US2466464A - Pipe pattern maker - Google Patents

Pipe pattern maker Download PDF

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Publication number
US2466464A
US2466464A US731069A US73106947A US2466464A US 2466464 A US2466464 A US 2466464A US 731069 A US731069 A US 731069A US 73106947 A US73106947 A US 73106947A US 2466464 A US2466464 A US 2466464A
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Prior art keywords
pipe
guide head
plates
stepped
rods
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US731069A
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James W Moore
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James W Moore
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    • BPERFORMING OPERATIONS; TRANSPORTING
    • B25HAND TOOLS; PORTABLE POWER-DRIVEN TOOLS; MANIPULATORS
    • B25HWORKSHOP EQUIPMENT, e.g. FOR MARKING-OUT WORK; STORAGE MEANS FOR WORKSHOPS
    • B25H7/00Marking-out or setting-out work
    • B25H7/005Marking-out or setting-out work for pipes

Description

pri 1949. J. w. MOORE 2,466,464

/ I PIPE, PATTERN MAKER Filed Feb. 26, 1947 3 Sheets-Shet 1 FIG. l2.

3O ii29 3 .L 33 28 33 FIG. I.

Inventor JAMES w. MOORE,

FIG. l3. Z M g Attorneys April l949- J. w. MOORE 2,466,464

PIPE PATTERN MAKER Filed Feb. 26, 1947 3 Sheets-Sheet 2 FIG. IO.

Inventor JAMES w. MOORE,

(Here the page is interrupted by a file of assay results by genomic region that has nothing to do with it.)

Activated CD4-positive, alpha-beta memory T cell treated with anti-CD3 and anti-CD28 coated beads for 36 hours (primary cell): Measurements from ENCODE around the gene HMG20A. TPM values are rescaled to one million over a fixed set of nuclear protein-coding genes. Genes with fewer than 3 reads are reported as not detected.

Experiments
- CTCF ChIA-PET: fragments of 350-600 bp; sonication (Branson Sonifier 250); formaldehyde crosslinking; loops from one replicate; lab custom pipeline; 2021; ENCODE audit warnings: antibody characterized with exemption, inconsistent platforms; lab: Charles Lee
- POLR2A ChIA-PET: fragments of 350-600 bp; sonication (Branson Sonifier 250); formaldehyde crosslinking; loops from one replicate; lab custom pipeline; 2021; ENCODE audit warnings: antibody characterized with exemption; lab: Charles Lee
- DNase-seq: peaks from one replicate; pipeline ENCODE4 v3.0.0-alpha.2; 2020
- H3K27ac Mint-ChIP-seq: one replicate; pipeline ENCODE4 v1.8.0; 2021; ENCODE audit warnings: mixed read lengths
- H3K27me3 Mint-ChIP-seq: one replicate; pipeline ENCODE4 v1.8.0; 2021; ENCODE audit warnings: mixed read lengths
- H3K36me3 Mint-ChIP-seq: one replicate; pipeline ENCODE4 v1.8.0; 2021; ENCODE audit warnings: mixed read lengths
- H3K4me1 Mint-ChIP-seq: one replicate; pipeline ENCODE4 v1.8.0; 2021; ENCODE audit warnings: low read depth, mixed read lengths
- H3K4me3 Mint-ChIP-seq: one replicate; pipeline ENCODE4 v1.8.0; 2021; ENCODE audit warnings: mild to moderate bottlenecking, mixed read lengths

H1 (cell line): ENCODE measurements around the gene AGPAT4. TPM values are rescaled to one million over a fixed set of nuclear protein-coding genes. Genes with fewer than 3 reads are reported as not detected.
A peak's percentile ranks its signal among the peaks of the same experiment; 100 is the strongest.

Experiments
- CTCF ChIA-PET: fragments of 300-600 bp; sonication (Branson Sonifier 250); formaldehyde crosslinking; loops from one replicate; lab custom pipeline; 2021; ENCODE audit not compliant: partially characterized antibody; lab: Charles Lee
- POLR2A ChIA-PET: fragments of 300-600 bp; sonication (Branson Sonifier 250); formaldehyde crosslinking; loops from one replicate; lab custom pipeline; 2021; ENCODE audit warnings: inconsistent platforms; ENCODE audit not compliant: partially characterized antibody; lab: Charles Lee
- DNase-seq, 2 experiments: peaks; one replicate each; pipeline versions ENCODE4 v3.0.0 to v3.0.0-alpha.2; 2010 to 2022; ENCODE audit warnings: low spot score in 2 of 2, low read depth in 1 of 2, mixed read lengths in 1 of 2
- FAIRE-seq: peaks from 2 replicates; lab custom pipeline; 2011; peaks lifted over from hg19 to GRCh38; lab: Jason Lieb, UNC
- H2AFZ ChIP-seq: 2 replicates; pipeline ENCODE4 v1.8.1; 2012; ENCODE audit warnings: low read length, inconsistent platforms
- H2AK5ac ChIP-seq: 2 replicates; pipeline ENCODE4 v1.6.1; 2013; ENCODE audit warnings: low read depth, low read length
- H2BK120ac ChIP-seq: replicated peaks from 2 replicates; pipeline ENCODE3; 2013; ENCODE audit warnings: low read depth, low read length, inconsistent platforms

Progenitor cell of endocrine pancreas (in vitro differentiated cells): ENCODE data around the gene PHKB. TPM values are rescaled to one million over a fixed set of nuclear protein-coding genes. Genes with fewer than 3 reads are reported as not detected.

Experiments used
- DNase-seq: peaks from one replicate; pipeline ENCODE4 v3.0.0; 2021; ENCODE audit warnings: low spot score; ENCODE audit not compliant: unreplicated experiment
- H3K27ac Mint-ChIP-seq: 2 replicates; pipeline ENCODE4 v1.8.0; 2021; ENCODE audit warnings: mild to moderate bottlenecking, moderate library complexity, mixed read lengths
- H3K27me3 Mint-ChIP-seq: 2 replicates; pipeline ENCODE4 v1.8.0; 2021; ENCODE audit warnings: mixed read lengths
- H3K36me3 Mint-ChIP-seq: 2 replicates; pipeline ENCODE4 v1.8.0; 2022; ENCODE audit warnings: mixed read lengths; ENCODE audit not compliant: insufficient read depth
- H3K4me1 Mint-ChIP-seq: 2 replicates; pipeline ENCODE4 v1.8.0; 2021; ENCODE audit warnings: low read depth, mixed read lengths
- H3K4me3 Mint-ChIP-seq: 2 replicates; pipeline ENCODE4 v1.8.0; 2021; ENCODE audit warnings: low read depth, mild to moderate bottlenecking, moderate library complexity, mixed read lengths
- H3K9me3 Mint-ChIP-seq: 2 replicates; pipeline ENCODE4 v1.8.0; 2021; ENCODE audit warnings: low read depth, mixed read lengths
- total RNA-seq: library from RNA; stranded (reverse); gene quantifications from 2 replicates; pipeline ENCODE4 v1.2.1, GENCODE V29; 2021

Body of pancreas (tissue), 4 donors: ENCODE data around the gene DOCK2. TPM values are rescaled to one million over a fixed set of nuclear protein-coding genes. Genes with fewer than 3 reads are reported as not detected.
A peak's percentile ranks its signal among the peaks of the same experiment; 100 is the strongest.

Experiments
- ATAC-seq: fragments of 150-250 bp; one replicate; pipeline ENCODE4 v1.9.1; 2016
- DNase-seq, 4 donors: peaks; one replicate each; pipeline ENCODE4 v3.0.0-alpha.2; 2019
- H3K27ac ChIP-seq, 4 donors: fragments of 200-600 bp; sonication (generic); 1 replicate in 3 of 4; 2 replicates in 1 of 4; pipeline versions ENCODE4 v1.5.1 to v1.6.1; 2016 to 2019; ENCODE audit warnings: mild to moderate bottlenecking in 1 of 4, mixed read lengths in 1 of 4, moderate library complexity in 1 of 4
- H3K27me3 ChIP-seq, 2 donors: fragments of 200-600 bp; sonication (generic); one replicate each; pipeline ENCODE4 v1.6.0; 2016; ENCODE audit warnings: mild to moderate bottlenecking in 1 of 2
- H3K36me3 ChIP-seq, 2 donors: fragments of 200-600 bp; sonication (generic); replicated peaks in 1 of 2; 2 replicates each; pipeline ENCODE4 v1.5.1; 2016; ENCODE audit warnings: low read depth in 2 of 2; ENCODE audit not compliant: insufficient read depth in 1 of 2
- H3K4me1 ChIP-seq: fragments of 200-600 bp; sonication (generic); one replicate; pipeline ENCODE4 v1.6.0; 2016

trorneys April 5, 1949. J. w. MOORE PIPE PATTERN MAKER Filed Feb. 26, 1947 3 Sheets-Sheet 3 Inventor JAMES w. MOORE Attorneys Patented Apr. 5, 1949 UNITED STATES PATENT OFFICE 6 Claims.

The present invention relates to pipe templets and more particularly to an instrument for making pipe or tube patterns to accurately position and cut a pipe to the proper size and at any desired angle, so as to fit into another pipe or tubular member.

An important object consists in providing a simple, efficient and economical means and method for making a cylindrical pattern of a proposed pipeor tube, such as a branch pipe that is to be connected or welded at a predetermined angle to a main pipe.

Other objects and advantages of the invention will become apparent from the following description when taken in conjunction with the accompanying claims and drawings.

Referring to the drawings in which is disclosed a preferred embodiment of the invention: